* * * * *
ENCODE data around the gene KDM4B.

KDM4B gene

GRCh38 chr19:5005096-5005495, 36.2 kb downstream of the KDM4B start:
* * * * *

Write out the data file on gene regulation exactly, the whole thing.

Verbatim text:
ENCODE data around the gene KDM4B.

KDM4B gene

GRCh38 chr19:5005096-5005495, 36.2 kb downstream of the KDM4B start: